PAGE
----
While most viruses aren’t transferrable from humans to pets, and vice versa, one Michigan veterinarian is saying that a mysterious dog virus, which has already killed six dogs, could be one of those rare instances.

Dr. Lindsay Ruland, of the Emergency Veterinary Hospital in Ann Arbor, has seen several dogs with symptoms similar to those caused by canine circovirus, including vomiting, bloody diarrhea, lethargy, and inflammation of the intestinal tract. The virus causes blood vessels to leak and blood to thicken, making it difficult for nutrients and oxygen to get to vital organs. So far six deaths and 36 veterinary visits have been attributed to the virus. In Ohio, the virus has also been linked to an additional four dog deaths.

“This is like nothing we’ve ever seen before, and I don't know if it’s multiple viruses in combination or just the circovirus,” Ruland told the Columbus Dispatch. Infected dogs are usually killed within 12 to 24 hours of the onset of symptoms, she told ABC5.

The virus is under investigation because the affected dogs’ owners also showed signs of flu-like symptoms, Ruland said. Furthermore, the veterinary staff developed flu-like symptoms after treating the dogs, including abdominal and respiratory issues.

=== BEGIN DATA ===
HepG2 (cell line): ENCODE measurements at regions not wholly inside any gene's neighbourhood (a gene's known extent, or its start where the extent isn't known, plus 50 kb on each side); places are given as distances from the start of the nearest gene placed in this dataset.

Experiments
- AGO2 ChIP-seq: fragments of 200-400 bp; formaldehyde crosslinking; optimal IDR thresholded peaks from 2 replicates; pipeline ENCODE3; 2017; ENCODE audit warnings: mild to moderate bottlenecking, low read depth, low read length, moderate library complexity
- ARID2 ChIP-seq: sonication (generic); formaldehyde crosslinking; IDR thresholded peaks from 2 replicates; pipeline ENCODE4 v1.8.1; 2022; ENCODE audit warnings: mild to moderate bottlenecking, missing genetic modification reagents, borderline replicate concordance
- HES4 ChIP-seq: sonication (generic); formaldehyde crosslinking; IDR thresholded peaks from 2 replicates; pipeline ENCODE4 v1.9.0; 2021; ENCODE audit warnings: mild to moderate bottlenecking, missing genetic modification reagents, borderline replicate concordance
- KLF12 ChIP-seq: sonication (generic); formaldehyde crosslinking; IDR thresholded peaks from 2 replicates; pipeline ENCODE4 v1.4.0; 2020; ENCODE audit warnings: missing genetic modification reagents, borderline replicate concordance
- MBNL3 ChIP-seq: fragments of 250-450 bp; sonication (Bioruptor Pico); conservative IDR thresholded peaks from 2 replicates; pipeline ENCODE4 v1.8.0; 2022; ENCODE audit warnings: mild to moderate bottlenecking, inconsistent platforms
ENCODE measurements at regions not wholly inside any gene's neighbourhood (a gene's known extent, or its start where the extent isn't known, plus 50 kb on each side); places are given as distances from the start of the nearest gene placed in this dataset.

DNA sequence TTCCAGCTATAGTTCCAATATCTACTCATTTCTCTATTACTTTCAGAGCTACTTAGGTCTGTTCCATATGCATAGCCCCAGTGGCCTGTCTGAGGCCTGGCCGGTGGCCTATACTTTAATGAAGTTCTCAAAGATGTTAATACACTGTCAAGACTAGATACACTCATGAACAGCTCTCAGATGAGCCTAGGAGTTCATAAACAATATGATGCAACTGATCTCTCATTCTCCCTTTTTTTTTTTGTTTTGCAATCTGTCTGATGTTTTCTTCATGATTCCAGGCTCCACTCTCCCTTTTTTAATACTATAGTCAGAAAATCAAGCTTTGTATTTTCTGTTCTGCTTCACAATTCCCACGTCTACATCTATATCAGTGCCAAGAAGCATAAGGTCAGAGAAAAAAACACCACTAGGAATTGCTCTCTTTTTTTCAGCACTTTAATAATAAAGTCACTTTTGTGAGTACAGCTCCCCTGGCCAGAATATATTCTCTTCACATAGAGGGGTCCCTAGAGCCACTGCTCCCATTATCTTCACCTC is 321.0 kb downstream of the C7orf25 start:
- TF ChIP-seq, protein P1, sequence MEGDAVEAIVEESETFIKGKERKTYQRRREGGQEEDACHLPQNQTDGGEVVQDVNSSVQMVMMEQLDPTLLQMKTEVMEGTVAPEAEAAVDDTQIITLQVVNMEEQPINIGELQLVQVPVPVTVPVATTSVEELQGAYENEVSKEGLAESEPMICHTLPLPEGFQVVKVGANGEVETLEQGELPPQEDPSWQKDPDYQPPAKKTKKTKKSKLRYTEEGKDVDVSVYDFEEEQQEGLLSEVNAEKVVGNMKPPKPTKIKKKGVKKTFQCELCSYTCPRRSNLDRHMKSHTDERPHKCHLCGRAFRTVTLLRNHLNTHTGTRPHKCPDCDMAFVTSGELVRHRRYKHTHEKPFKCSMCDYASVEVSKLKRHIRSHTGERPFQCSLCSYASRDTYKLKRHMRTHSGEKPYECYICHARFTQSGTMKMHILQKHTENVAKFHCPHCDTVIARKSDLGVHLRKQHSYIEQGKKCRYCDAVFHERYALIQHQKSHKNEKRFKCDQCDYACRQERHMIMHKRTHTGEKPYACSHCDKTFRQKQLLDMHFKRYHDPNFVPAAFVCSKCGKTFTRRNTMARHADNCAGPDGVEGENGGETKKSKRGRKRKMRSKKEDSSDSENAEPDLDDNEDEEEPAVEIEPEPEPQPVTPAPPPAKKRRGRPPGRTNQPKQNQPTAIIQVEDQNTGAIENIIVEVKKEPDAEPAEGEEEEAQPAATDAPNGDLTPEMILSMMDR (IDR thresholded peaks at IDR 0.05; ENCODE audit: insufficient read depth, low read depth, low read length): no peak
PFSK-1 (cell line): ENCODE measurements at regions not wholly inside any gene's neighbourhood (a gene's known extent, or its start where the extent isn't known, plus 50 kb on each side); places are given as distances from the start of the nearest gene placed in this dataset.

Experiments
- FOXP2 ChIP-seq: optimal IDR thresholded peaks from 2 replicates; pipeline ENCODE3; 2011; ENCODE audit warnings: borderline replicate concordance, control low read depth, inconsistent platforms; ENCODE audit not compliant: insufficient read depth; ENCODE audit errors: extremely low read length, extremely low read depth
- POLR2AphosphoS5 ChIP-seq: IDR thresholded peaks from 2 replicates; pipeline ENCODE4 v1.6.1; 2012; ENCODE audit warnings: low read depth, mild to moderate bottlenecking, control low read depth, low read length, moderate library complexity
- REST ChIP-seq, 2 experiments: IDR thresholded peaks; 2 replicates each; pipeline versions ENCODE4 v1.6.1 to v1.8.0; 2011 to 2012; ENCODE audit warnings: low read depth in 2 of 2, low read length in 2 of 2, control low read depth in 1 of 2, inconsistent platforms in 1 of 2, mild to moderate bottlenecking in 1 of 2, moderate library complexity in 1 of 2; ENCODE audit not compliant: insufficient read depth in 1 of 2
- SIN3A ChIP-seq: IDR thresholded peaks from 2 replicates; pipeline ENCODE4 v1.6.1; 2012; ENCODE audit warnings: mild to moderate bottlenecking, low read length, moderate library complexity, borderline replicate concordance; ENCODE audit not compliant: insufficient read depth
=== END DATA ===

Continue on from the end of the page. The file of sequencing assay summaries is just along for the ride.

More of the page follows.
“Traditionally, we don’t pass viruses to our pets. This year, I think that there is potential that we are passing it to our pets,” Ruland told ABC5. She also reported her own pain coming from “right beneath my ribs.”

According to the American Veterinary Medical Association (AVMA), the viruses were not identified in the sick dogs’ stool, but it's unknown whether such testing is valid. An autopsy performed at Ohio State University Veterinary Medical Center on one dog who died while infected by the virus couldn’t establish the cause of death.

Canine circovirus was originally discovered in a one-year-old dog in California last year. However, the dog was euthanized before the virus could be properly studied, leaving it unclear whether this new slate of illnesses is related. “The relationship to the canine circovirus is unknown,” Dr. Mike Oglesbee, chairman of the OSU Veterinary Biosciences Department, told the Dispatch. “It’s a priority to dig down into this, but were at step zero.”

Meanwhile, the AVMA urges pet owners to contact their veterinarian if their animal is vomiting or has diarrhea. These symptoms aren’t exclusive to a circovirus-like illness, and could be an indication of something else. Although the mode of transmission of the virus is still unclear, the AVMA says that there’s no cause for panic. Avoiding other dogs’ stool is one way to try to prevent infection.